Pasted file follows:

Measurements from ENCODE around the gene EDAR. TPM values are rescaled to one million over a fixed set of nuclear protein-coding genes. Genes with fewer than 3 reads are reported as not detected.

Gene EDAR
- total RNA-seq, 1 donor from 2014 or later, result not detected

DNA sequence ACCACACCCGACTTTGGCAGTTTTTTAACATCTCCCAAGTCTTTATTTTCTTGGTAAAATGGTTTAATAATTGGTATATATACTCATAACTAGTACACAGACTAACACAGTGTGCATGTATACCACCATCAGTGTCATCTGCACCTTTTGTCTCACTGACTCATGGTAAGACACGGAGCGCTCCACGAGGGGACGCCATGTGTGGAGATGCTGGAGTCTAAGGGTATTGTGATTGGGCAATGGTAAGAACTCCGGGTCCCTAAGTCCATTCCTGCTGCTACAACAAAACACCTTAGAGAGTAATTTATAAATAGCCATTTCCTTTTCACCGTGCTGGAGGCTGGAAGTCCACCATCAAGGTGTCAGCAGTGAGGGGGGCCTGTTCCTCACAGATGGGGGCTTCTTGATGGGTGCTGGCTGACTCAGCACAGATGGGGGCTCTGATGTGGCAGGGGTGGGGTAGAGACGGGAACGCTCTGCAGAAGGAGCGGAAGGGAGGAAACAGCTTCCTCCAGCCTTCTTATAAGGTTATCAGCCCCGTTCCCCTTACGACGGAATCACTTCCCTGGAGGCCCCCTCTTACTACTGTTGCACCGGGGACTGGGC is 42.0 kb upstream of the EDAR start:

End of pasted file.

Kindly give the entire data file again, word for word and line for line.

Measurements from ENCODE around the gene EDAR. TPM values are rescaled to one million over a fixed set of nuclear protein-coding genes. Genes with fewer than 3 reads are reported as not detected.

Gene EDAR
- total RNA-seq, 1 donor from 2014 or later, result not detected

DNA sequence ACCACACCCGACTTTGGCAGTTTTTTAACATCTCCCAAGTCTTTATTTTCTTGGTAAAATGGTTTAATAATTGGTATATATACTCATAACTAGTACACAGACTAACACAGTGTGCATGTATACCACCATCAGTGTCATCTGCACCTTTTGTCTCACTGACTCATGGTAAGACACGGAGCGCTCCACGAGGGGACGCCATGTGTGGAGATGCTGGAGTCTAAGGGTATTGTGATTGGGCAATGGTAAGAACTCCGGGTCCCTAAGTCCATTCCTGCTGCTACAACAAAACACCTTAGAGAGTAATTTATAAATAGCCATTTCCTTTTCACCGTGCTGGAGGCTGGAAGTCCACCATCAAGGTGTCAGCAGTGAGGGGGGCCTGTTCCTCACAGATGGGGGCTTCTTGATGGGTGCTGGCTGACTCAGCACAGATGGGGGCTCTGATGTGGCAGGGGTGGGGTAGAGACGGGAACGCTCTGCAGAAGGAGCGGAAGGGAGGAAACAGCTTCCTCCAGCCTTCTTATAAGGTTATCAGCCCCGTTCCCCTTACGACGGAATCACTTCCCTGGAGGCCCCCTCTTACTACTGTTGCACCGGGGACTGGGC is 42.0 kb upstream of the EDAR start: